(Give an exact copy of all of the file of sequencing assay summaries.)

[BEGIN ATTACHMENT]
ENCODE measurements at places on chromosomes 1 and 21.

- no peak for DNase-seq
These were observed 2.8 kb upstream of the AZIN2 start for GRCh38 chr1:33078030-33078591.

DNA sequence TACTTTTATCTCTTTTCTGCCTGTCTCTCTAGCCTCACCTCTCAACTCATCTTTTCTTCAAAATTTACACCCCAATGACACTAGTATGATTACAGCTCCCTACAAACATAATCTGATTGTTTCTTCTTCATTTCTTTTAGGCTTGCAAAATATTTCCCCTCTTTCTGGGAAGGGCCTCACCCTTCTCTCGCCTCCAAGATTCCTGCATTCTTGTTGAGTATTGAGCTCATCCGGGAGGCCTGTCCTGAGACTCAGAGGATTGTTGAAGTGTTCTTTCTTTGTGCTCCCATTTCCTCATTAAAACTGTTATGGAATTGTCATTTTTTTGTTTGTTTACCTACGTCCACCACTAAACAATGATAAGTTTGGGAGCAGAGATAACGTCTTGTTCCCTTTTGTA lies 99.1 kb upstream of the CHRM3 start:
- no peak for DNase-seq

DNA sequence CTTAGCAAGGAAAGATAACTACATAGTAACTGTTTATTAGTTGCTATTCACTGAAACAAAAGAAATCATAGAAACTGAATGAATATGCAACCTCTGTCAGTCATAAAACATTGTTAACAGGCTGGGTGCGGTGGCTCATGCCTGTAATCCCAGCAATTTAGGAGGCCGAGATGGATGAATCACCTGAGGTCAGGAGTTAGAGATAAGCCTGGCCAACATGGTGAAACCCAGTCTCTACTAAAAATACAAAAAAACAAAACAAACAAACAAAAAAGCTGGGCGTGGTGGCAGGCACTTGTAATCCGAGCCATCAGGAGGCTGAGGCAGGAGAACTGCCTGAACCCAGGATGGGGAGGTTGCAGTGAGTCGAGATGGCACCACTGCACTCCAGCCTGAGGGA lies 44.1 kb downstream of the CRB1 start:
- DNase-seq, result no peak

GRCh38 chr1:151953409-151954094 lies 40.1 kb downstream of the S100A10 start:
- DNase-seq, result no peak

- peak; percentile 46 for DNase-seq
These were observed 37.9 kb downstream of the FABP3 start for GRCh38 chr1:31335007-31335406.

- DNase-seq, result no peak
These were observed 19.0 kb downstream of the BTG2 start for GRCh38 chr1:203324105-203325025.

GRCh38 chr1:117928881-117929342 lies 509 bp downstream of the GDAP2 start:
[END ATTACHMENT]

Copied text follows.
ENCODE measurements at places on chromosomes 1 and 21.

- no peak for DNase-seq
These were observed 2.8 kb upstream of the AZIN2 start for GRCh38 chr1:33078030-33078591.

DNA sequence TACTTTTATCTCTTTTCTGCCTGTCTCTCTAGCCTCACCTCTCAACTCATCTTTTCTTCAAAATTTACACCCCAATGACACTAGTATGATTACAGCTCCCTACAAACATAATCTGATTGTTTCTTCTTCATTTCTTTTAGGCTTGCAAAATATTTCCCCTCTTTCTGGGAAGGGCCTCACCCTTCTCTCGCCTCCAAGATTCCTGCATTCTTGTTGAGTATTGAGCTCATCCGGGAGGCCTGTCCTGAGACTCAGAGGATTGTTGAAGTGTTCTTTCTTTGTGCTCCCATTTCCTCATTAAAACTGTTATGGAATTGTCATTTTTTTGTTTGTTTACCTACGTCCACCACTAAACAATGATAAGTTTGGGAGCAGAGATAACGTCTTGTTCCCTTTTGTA lies 99.1 kb upstream of the CHRM3 start:
- no peak for DNase-seq

DNA sequence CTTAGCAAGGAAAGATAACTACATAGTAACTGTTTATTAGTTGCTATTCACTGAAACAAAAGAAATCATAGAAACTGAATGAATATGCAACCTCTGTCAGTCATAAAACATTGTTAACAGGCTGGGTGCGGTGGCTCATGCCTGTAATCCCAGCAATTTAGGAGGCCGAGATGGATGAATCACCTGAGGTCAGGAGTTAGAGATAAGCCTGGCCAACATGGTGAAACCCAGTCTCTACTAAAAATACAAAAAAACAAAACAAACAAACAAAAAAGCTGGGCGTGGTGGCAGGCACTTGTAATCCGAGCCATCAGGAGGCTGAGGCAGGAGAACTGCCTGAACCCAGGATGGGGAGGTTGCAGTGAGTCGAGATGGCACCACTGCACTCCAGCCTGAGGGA lies 44.1 kb downstream of the CRB1 start:
- DNase-seq, result no peak

GRCh38 chr1:151953409-151954094 lies 40.1 kb downstream of the S100A10 start:
- DNase-seq, result no peak

- peak; percentile 46 for DNase-seq
These were observed 37.9 kb downstream of the FABP3 start for GRCh38 chr1:31335007-31335406.

- DNase-seq, result no peak
These were observed 19.0 kb downstream of the BTG2 start for GRCh38 chr1:203324105-203325025.

GRCh38 chr1:117928881-117929342 lies 509 bp downstream of the GDAP2 start: